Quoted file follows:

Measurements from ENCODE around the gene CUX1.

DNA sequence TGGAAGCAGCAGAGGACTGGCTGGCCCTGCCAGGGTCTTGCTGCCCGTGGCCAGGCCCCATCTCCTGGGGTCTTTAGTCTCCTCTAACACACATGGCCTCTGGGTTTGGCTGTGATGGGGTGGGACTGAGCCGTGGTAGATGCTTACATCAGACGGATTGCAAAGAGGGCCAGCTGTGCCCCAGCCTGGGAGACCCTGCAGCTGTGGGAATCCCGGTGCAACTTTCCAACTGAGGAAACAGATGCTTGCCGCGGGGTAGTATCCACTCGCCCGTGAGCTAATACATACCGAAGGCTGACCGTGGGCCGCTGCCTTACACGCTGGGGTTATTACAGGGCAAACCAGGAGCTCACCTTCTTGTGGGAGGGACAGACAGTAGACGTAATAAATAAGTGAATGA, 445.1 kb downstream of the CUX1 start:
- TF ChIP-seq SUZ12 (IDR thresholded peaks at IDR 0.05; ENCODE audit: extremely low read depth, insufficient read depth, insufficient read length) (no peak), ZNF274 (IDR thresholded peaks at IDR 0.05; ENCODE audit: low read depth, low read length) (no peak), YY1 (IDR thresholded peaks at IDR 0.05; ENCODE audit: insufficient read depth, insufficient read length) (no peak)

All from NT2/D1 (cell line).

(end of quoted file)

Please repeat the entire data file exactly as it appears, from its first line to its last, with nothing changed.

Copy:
Measurements from ENCODE around the gene CUX1.

DNA sequence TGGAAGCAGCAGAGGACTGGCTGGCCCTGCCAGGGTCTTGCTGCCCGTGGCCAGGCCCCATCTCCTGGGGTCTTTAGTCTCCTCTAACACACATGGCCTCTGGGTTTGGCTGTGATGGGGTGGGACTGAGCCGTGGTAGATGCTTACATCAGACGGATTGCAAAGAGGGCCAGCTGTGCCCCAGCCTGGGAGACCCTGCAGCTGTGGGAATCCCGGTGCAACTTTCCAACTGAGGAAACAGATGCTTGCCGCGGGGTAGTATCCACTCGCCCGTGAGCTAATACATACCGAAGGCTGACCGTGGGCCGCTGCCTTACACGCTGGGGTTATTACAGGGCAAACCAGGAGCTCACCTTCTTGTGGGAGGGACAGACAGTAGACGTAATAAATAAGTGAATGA, 445.1 kb downstream of the CUX1 start:
- TF ChIP-seq SUZ12 (IDR thresholded peaks at IDR 0.05; ENCODE audit: extremely low read depth, insufficient read depth, insufficient read length) (no peak), ZNF274 (IDR thresholded peaks at IDR 0.05; ENCODE audit: low read depth, low read length) (no peak), YY1 (IDR thresholded peaks at IDR 0.05; ENCODE audit: insufficient read depth, insufficient read length) (no peak)

All from NT2/D1 (cell line).